Pop Quiz! What does Snow White, Red Riding Hood, Siegfried, and D’Artagnan have in common? Why, they all happen to be some of the heroes featured in the latest game published by MAGE Company…the same folks who brought you “Wrong Chemistry”. In “12 Realms”, players will take on the role of various heroes who must band together to stop the Lords of Darkness. It’s advertised as a fast and lighthearted cooperative experience, two qualities I always look for in the games I play. That begs the question: “How does it fare when the smoke finally clears?” Before I answer that, I’d like to thank the folks at MAGE Company and Game Salute for providing me with a free press copy.
Realm Maps – These four separate maps serve as the board in which players will be moving around and attempting to thwart the Lords of Darkness. The number of maps used in a game depends on how many people are playing.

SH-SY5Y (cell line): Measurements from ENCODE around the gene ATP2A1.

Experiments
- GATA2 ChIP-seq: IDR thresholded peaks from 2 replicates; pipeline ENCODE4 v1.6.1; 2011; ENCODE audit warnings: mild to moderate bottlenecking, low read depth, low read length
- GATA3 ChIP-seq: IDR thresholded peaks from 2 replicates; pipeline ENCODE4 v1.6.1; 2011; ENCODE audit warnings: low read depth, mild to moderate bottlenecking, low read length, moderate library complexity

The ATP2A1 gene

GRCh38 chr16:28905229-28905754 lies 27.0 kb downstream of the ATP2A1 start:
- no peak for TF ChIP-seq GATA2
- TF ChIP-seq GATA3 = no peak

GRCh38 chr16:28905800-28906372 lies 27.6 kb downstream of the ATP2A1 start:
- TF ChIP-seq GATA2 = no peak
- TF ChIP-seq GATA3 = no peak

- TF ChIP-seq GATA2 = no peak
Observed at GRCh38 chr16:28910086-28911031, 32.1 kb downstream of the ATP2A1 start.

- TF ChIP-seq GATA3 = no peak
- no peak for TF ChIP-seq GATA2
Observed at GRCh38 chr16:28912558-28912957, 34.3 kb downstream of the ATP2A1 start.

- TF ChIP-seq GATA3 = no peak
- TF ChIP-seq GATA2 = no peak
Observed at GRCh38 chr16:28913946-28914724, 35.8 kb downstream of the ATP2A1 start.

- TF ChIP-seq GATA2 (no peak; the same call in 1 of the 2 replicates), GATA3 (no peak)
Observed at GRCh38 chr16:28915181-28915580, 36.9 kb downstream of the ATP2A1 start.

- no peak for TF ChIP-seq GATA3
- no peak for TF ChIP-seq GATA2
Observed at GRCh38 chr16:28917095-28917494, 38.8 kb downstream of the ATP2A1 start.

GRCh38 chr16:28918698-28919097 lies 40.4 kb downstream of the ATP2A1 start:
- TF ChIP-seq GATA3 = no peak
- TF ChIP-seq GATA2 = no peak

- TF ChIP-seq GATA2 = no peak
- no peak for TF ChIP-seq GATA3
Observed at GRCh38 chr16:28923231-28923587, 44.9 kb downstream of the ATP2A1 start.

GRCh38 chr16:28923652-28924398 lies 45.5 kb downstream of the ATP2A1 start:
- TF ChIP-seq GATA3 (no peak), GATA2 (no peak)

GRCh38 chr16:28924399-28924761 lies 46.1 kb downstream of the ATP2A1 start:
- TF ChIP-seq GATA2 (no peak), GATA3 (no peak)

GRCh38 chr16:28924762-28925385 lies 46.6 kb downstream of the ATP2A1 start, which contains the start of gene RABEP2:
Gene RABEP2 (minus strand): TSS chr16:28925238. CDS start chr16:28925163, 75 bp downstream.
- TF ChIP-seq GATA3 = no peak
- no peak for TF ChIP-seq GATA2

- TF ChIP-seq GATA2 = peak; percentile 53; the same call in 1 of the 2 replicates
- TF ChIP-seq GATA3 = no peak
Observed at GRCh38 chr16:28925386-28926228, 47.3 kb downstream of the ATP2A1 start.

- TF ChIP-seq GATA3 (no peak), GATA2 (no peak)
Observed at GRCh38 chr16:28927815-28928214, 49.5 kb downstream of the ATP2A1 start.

Hero Miniatures & Boards – Each hero in the game has a miniature and an accompanying board (similar to a hero/stat sheet). There are a total of eight heroes, each with unique skills and abilities.
Cards, Tokens, & Dice – There are way too many components under this category to mention, though I can sum it up by saying that each realm map has its own set of unique card/tokens to be used when playing the game. There are also talent tokens that are used by heroes to perform actions. Event cards mix things up a bit and gold coins serve as the currency for players to make use of during play. A black talent die and a white area die are also included to assist in the resolution of random events. There’s more, but I’ll save your sanity by stopping there.